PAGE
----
India’s Adani becomes world’s third richest person with $137.4bn fortune

·3-min read

Indian billionaire Gautam Adani is now the third richest person in the world, a first for a businessman from Asia.

With a net worth of $137.4bn (£117.3bn), the 60-year-old chairman of business conglomerate Adani Group surpassed the riches of Louis Vuitton chairman Bernard Arnault to climb the ranks of wealth accumulation, according to the Bloomberg Billionaires Index.

Tesla founder Elon Musk, with his $251.4bn net worth, remains the world’s richest person, followed by Amazon’s Jeff Bezos, who has a new worth of $153bn.

Mukesh Ambani, the chairman of Reliance Industries, was at number 11 with a total worth of $91.9bn. Mr Adani took over Mr Ambani as the richest Asian in February this year, before becoming a centi billionaire in April.

Mr Adani, a first-generation entrepreneur who tried his luck with diamonds before turning to coal, heads the Adani Group, which is the third-largest conglomerate in India after Reliance Industries and the Tata Group.

The Adani Group has seven publicly listed entities with businesses spread across energy, mining, ports, airports and defence. The group owns India’s largest private-sector port and airport operator, city-gas distributor and coal miner.

Mr Adani's wealth skyrocketed during the pandemic, adding $60.9bn to his coffers in 2022 alone, some five times more than his contemporaries.

The business giant faced heavy criticism over his Carmichael coal mine in Australia for its adverse impact on the Great Barrier Reef and overall carbon emissions, prompting him to announce a greater focus on renewable energy projects.

The group pledged a $70bn investment toward renewables, and his company is touted to become the world’s largest renewable power producer by 2030.

Mr Adani’s rise in global wealth rankings is partly because some members of the world’s top 1 per cent decided to boost their philanthropic donations.

Microsoft co-founder Bill Gates announced in July that he is moving $20bn to the Bill and Melinda Gates Foundation, while business magnate Warren Buffett has already donated more than $35bn to charity.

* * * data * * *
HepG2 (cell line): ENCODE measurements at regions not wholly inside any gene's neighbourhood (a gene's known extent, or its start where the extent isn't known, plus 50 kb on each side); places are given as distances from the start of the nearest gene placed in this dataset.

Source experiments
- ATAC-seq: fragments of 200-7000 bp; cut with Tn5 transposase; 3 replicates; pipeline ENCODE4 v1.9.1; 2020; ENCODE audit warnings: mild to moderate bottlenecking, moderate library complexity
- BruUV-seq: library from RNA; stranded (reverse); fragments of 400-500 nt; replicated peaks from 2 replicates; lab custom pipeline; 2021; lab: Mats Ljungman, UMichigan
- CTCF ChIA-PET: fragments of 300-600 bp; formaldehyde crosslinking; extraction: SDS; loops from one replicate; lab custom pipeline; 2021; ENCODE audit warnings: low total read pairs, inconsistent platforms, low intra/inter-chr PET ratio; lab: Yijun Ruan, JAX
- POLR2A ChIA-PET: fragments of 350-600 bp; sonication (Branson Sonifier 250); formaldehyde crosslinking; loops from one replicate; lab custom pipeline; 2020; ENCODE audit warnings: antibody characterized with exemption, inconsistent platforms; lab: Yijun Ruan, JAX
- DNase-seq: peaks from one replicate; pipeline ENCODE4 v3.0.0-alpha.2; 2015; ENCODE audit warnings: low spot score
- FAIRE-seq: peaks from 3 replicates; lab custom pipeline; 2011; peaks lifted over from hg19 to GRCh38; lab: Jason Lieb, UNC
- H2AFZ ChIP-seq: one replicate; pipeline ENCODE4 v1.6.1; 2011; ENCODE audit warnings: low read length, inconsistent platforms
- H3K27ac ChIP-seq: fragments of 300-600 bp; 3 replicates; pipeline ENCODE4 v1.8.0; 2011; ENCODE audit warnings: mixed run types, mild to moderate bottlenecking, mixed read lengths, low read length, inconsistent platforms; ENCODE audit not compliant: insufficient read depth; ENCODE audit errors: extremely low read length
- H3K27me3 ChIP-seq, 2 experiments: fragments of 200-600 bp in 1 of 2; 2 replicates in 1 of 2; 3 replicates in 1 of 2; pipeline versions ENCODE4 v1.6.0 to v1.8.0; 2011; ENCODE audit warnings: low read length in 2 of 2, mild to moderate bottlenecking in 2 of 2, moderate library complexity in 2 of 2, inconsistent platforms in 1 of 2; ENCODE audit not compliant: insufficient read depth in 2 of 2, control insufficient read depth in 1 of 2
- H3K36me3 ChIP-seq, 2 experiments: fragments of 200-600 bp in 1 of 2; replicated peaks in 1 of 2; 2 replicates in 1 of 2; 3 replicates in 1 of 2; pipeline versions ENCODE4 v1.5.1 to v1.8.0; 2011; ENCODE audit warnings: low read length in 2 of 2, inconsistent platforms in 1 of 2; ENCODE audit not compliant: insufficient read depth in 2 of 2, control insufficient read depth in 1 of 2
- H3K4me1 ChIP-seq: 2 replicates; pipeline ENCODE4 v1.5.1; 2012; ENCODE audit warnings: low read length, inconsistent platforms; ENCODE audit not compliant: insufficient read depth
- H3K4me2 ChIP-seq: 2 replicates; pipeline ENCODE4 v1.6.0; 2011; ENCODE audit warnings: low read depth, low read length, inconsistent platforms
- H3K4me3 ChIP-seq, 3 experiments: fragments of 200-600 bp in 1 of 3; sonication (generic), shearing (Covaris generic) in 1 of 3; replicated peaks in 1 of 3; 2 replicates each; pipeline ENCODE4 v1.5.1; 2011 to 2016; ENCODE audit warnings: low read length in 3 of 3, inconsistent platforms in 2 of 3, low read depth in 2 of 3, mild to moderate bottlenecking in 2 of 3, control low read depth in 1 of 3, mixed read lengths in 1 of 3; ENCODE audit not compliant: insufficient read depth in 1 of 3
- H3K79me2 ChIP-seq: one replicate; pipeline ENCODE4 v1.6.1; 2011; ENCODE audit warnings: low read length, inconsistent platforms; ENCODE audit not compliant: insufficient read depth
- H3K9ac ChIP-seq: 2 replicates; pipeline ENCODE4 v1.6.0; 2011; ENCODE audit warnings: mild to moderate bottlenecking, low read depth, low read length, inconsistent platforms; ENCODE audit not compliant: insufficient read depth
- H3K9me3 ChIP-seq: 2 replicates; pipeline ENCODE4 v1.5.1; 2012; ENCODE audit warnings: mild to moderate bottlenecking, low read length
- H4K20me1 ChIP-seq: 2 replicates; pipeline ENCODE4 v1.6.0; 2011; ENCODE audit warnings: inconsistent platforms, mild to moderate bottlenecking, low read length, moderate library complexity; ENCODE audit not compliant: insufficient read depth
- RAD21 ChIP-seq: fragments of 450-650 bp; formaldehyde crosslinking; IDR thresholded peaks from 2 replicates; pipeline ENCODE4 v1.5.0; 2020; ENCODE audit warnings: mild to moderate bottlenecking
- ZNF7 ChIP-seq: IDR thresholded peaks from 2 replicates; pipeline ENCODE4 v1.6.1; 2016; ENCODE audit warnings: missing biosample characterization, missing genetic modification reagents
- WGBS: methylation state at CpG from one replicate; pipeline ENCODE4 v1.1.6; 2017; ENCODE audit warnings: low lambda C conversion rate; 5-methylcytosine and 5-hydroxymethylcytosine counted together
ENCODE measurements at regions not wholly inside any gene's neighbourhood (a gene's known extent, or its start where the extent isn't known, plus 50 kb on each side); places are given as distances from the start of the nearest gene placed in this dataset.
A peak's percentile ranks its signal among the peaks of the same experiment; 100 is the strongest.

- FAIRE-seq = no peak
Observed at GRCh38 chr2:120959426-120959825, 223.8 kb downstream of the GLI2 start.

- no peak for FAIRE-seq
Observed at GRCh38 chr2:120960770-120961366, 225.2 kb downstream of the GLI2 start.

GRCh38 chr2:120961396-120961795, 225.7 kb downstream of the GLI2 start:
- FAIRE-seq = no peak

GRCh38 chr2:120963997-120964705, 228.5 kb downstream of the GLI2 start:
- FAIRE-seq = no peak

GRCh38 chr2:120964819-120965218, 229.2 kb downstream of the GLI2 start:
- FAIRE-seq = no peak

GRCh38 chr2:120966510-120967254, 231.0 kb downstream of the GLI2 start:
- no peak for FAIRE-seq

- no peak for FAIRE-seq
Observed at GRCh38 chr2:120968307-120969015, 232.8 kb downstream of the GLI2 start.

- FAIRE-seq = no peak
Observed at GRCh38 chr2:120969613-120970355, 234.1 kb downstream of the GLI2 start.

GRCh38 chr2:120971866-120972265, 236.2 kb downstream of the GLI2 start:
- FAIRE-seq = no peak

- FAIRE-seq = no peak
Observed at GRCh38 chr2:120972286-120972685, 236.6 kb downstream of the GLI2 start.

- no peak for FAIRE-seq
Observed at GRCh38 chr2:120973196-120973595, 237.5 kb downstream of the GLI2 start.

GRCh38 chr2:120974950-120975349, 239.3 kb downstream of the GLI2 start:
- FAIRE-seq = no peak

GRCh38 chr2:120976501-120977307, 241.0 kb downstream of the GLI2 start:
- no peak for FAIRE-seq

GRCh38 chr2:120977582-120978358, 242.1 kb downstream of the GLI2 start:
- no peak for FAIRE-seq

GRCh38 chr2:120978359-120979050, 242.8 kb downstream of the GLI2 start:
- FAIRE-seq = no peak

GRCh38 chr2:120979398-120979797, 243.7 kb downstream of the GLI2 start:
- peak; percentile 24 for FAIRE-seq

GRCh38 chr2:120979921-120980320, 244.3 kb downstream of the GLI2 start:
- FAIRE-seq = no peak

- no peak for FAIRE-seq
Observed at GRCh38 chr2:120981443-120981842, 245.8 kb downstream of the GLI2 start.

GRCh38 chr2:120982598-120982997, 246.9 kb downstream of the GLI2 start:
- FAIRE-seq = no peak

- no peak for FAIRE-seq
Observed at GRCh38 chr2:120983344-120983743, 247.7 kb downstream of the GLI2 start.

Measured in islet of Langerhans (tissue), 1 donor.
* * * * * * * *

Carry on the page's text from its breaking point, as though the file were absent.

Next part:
For his 60th birthday in June, Mr Adani pledged to donate $7.7bn to social causes.

Mr Adani’s businesses have soared in value, some of them more than 1,000 per cent since 2020, even as market watchers have raised concerns over opaque shareholder structures and a lack of analyst coverage at the Adani companies.

Last week CreditSights, a Fitch Group unit, said the billionaire’s ports-to-power conglomerate is “deeply overleveraged”, with the group predominantly funded with debt.

It said that the Group, in which there is “little evidence of promoter equity capital injections”, could spiral into a debt trap in the worst-case scenario.

In the past week the Adani group sent shockwaves across India after its media arm AMG Media Networks (AMNL) acquired a holding company that owns 29.18 per cent of news organisation New Delhi Television (NDTV).

The move allows Mr Adani to buy another 26 per cent of the news conglomerate through an open offer triggered by regulations of the country’s securities watchdog.

NDTV has operated in India for decades and is said to be part of a shrinking news space critical of the current government in New Delhi. Reports about the acquisition prompted criticism last week that Indian prime minister Narendra Modi, who is seen as being a close friend of Mr Adani, was further trying to stifle independent media.